Calculation is to consciously aim for the biggest amount of good effects while trying to minimize the amount of bad effects.
Whenever we calculate we trust that we can influence the future. We trust that by choosing our strategies we can make good things happen for us in the future while avoiding bad effects.
Calculation is narrowly tied up with our auto-narration. Our second identity steers our long-term planning and sets our long-term goals. Calculation is the instrument to try and achieve these goals in the best way possible.
Calculation is what makes us play different roles to different people. We carefully construct our social environment in such a manner that we achieve better things for us while keeping away from what is bad for us.
There are a few problems with calculation though. To start with, our short-term identity cannot be steered in a very calculating way because it is unconscious. This means that although we like to believe that most of our actions and decisions are rational and calculated, not many are. More likely we rationalize the things we do intuitively to keep the faith in our rationality intact.
A second problem with calculation is that the good that we are striving for in reality never will be as good as we thought it would be before we got it. Winning the lottery as a rule does not bring the summit of happiness for a longer time because all of a sudden family, neighbors, acquaintances and strangers want to get piece of the pie. When they don’t get what they want they start complaining, or far worse. If they do get what they want they want more.
Fortunately, the same mechanism holds true for bad events as well. When the worst possible things happen to us we tend to suffer a short-term effect but most of us return to the state we were in before the event after a while. These mechanisms put the use of calculation under a question mark.
When we look at the online environment calculation is even more complicated. Online day-to-day communication is open for all to see and does not leave too much space for role playing. In the online world our adaptive unconscious is even more important because almost everything we do there is related to short-term and impulsive decision-making.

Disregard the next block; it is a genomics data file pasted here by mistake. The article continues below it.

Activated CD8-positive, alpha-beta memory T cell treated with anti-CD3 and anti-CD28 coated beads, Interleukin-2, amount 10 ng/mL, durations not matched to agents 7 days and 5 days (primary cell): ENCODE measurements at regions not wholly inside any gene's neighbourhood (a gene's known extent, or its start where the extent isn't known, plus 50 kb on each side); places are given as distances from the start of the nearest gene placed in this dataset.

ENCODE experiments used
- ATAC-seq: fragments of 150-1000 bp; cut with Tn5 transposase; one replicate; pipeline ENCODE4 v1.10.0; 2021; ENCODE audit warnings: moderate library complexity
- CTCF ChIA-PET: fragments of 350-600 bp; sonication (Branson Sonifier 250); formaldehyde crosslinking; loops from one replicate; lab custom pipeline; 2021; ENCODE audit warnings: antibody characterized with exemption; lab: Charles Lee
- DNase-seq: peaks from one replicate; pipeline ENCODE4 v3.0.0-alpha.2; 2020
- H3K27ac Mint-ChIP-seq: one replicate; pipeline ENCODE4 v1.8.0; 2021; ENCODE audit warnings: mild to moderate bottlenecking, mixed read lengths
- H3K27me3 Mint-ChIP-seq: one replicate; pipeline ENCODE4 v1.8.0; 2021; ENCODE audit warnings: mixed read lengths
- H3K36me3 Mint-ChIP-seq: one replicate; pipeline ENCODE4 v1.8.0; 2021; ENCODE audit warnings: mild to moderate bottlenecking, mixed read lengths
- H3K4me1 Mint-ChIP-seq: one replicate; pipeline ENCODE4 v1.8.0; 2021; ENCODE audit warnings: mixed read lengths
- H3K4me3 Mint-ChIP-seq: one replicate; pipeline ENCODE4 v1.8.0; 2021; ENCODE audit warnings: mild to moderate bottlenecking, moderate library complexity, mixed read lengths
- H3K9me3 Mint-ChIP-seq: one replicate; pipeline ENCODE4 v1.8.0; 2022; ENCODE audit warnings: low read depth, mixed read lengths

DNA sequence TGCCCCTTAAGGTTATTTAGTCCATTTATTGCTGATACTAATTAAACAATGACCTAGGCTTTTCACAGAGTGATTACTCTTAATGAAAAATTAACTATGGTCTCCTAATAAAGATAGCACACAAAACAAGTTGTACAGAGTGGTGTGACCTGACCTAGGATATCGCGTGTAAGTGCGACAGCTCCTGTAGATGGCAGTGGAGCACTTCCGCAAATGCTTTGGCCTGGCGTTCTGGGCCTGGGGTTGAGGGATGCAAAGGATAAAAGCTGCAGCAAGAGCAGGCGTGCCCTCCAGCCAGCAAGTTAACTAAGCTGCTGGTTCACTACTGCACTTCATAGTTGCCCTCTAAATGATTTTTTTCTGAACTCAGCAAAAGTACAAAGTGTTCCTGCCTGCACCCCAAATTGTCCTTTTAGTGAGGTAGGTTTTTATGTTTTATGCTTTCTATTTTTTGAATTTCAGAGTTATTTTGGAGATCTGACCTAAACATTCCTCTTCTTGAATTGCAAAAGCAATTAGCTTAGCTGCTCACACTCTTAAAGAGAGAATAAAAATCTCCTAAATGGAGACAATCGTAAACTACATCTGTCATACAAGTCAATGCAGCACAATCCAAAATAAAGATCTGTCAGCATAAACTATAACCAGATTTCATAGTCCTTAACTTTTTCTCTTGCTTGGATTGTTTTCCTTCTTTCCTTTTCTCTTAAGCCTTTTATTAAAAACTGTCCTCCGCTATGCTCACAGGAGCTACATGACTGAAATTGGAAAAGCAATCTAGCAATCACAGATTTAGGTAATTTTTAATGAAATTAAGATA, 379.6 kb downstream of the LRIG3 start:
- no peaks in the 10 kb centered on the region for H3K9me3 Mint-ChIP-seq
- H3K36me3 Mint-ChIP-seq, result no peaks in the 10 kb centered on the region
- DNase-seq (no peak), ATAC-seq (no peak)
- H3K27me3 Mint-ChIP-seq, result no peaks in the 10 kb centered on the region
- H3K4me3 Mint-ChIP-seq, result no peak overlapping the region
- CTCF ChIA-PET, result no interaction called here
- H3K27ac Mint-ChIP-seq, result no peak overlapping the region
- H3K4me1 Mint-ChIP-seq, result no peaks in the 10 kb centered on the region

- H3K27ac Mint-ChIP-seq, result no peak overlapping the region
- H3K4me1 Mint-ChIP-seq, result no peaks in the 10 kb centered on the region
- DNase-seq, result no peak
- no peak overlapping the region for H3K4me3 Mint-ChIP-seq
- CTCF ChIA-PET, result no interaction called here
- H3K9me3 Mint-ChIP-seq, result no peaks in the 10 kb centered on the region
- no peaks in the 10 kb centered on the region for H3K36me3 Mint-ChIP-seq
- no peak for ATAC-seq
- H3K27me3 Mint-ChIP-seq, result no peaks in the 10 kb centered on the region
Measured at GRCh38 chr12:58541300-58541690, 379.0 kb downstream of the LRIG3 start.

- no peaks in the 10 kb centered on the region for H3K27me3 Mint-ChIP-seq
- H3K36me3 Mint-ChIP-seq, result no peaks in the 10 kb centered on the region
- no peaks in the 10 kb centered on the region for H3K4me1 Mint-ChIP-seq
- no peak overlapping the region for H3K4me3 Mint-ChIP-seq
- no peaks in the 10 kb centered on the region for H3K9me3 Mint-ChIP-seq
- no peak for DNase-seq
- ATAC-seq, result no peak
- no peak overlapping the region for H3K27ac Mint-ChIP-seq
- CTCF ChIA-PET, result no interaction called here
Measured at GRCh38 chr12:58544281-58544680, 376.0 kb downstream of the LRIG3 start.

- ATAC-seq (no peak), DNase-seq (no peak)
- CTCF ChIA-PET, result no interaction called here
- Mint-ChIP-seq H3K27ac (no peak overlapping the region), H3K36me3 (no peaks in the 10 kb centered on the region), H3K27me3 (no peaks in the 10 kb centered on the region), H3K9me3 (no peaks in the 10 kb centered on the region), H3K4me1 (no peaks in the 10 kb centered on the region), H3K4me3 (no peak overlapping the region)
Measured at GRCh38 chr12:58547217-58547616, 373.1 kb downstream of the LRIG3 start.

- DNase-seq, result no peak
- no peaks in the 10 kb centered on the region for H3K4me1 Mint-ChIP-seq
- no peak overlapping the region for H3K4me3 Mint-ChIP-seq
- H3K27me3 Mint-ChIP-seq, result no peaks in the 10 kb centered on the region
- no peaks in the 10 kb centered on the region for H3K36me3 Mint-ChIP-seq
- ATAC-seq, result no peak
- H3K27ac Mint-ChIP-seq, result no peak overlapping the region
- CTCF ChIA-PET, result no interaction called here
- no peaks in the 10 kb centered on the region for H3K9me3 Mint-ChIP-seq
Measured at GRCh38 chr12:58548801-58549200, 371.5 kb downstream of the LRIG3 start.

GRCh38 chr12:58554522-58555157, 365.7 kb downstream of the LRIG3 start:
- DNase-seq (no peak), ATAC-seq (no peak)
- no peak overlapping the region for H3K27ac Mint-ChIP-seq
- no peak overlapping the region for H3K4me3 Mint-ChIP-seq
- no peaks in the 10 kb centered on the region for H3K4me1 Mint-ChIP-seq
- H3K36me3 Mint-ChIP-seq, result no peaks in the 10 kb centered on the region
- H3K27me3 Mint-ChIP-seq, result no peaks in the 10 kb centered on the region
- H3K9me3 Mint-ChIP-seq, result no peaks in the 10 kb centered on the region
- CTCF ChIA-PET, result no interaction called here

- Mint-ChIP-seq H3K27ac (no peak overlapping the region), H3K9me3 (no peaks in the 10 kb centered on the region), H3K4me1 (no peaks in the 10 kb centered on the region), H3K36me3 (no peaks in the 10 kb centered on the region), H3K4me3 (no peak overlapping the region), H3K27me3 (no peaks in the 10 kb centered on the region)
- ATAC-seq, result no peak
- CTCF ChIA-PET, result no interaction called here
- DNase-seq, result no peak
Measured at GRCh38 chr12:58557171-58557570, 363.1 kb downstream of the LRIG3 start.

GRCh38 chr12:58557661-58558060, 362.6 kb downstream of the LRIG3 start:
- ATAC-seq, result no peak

Thus it is very understandable that youngsters try to take their time before they react. They try not to react too impulsively because they know that what is written cannot be undone. They feel that they are being observed all the time and that their choices are being registered. They take these factors into account when contemplating bout their reactions and actions..
The workshop aim is to trigger reflection. Reflection is the process of thinking about a step that was implemented automatically before. Reflection comes even before the first step of thinking about changing behavior. Reflection consists of asking naive questions like: What is this about? How am I to understand this?
Youngsters are used to asking these questions all the time. This is what creating meaning online is all about. By asking questions and coming up with associations and preliminary answers they try to understand what is going on.
Unfortunately youngsters are short on having life experience and concepts to give words to these reflections. That is where adults come in. They need to assist youngsters in filling this gap.
That is why the workshop conception of media education equals a dialogue between generations on the effects of using (digital) mass media.
The dialogue is not a one way track. While adults bring their life experience and knowledge to the table youngsters have their online experiences to offer. Because of these online experiences and the permanent network of reactions and judgments in which they operate, they are far closer to their adaptive unconscious.
In the introduction Communication between generations it appeared that youngsters do not open up to adults very easily and that they do not think adults always tell the truth.
Maybe the bigest obstacle standing between adults and youngsters is the calculation as described above. Maybe calculation makes adults look less truthful. Maybe calculation makes adults dismiss the online world as something less relevant. And maybe calculation causes adults not to take enough time to do something online with youngsters or start a real dialogue about what these youngsters do online, even though these are the best ways to make youngsters be safer online.
If calculation presupposes trust in the manufacturability of the future then the workshop’s version of media education presupposes trust in the reciprocity of learning in a dialogue form. This does not mean that adults must agree with all that youngsters tell them. While adults should listen with respect to what youngsters have to say it is the task of educators to stir youngsters up and instill doubts in them about their self-images and society.
The dialogue form must raise questions about difficult topics like the difficulties some youngsters experience when communicating in the real world and whether what they call a drama or powning does not rather amount to cyber bullying.
The dialogue form is not about blind affirmation. It is about creating moments of authenticity.
For the role of educators, see: https://identifeye.wordpress.com/2012/07/26/teachers-3-0-give-us-hope/ and https://identifeye.wordpress.com/2012/07/28/lifelong-learning-should-serve-citizenship-not-the-market/.